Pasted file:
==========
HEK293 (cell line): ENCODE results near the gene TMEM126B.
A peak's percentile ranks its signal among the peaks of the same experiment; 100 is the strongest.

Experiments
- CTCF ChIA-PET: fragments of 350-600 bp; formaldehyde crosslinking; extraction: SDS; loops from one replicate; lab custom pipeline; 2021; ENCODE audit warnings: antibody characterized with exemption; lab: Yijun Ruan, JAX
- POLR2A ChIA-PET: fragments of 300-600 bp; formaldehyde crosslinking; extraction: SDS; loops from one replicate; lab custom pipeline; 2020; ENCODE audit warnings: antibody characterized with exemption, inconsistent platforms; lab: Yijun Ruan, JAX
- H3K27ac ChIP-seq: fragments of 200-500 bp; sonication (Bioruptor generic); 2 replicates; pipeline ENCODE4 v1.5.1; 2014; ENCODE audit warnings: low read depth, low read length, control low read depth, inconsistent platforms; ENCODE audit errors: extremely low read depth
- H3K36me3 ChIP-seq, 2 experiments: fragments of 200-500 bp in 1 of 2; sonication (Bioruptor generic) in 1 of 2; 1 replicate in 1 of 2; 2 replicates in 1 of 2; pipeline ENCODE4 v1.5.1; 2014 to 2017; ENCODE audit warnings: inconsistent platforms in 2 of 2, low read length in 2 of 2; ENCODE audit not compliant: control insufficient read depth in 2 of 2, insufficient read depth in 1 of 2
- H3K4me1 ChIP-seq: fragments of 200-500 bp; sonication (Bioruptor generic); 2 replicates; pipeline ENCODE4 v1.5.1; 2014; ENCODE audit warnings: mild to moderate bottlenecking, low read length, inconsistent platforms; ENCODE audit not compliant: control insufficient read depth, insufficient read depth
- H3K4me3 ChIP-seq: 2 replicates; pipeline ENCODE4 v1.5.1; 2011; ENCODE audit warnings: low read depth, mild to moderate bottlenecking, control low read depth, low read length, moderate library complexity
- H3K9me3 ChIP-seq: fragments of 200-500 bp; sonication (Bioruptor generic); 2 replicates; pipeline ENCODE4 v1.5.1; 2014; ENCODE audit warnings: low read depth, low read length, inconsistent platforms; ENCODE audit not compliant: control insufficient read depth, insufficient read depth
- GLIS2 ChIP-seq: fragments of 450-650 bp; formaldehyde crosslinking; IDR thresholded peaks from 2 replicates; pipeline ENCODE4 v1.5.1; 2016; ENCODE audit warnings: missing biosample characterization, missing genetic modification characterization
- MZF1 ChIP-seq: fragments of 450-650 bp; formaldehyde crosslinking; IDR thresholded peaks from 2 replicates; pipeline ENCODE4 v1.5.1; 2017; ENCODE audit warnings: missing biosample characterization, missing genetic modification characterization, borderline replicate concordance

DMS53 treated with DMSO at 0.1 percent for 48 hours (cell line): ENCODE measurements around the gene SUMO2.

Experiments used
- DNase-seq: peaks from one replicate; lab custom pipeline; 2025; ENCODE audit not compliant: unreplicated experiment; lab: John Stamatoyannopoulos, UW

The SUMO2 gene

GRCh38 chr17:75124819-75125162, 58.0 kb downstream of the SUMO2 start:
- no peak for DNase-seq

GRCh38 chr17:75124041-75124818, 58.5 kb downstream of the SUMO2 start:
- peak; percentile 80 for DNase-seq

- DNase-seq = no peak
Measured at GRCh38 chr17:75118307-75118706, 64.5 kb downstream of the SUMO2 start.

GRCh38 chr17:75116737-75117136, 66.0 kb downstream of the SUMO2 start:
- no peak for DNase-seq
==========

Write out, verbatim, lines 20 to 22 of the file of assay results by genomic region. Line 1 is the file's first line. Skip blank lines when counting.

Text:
- peak; percentile 80 for DNase-seq

- DNase-seq = no peak
Measured at GRCh38 chr17:75118307-75118706, 64.5 kb downstream of the SUMO2 start.